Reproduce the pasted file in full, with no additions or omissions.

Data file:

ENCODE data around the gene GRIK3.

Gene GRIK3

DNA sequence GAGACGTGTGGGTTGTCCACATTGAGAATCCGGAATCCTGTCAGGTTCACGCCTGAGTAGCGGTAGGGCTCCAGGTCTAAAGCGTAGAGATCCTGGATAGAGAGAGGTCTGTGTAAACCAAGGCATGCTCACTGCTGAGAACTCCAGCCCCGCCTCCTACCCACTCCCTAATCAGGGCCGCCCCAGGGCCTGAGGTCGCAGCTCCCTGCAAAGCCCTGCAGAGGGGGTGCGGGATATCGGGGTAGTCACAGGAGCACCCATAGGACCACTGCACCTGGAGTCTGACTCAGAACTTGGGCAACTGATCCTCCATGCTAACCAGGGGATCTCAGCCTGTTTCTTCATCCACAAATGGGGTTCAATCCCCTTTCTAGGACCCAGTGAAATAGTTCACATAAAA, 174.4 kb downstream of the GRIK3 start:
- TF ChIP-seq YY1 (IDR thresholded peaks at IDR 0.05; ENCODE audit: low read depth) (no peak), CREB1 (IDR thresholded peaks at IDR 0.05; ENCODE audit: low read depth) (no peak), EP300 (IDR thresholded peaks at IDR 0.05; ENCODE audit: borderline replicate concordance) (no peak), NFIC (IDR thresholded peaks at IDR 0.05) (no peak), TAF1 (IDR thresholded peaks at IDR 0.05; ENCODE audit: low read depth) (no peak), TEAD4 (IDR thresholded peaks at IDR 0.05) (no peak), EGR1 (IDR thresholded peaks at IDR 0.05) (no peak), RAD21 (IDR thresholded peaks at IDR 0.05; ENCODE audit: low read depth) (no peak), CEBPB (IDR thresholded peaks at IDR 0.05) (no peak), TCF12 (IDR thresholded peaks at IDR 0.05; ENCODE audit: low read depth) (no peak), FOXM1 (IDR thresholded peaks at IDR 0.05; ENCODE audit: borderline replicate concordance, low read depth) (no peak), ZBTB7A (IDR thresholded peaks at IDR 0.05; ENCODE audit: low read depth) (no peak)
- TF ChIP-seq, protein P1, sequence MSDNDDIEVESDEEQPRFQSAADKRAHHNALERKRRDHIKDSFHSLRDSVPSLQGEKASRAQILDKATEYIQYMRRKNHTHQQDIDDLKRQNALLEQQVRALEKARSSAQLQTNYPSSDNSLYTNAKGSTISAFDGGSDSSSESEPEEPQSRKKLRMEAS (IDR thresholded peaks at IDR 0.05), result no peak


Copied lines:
ENCODE data around the gene GRIK3.

Gene GRIK3

DNA sequence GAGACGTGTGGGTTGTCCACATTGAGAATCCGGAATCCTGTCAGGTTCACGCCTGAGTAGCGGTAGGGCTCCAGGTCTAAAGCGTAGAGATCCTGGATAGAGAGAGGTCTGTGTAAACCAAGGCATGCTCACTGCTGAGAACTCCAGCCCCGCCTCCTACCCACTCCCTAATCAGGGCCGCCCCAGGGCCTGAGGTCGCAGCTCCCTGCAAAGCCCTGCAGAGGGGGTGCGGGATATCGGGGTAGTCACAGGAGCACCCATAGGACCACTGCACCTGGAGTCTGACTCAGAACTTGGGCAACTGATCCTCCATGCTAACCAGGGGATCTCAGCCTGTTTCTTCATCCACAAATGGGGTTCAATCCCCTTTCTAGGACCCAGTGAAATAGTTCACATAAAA, 174.4 kb downstream of the GRIK3 start:
- TF ChIP-seq YY1 (IDR thresholded peaks at IDR 0.05; ENCODE audit: low read depth) (no peak), CREB1 (IDR thresholded peaks at IDR 0.05; ENCODE audit: low read depth) (no peak), EP300 (IDR thresholded peaks at IDR 0.05; ENCODE audit: borderline replicate concordance) (no peak), NFIC (IDR thresholded peaks at IDR 0.05) (no peak), TAF1 (IDR thresholded peaks at IDR 0.05; ENCODE audit: low read depth) (no peak), TEAD4 (IDR thresholded peaks at IDR 0.05) (no peak), EGR1 (IDR thresholded peaks at IDR 0.05) (no peak), RAD21 (IDR thresholded peaks at IDR 0.05; ENCODE audit: low read depth) (no peak), CEBPB (IDR thresholded peaks at IDR 0.05) (no peak), TCF12 (IDR thresholded peaks at IDR 0.05; ENCODE audit: low read depth) (no peak), FOXM1 (IDR thresholded peaks at IDR 0.05; ENCODE audit: borderline replicate concordance, low read depth) (no peak), ZBTB7A (IDR thresholded peaks at IDR 0.05; ENCODE audit: low read depth) (no peak)
- TF ChIP-seq, protein P1, sequence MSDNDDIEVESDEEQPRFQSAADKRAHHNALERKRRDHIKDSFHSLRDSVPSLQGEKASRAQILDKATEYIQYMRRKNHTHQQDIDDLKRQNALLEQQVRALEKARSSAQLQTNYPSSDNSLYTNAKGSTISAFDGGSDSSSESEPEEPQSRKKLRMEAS (IDR thresholded peaks at IDR 0.05), result no peak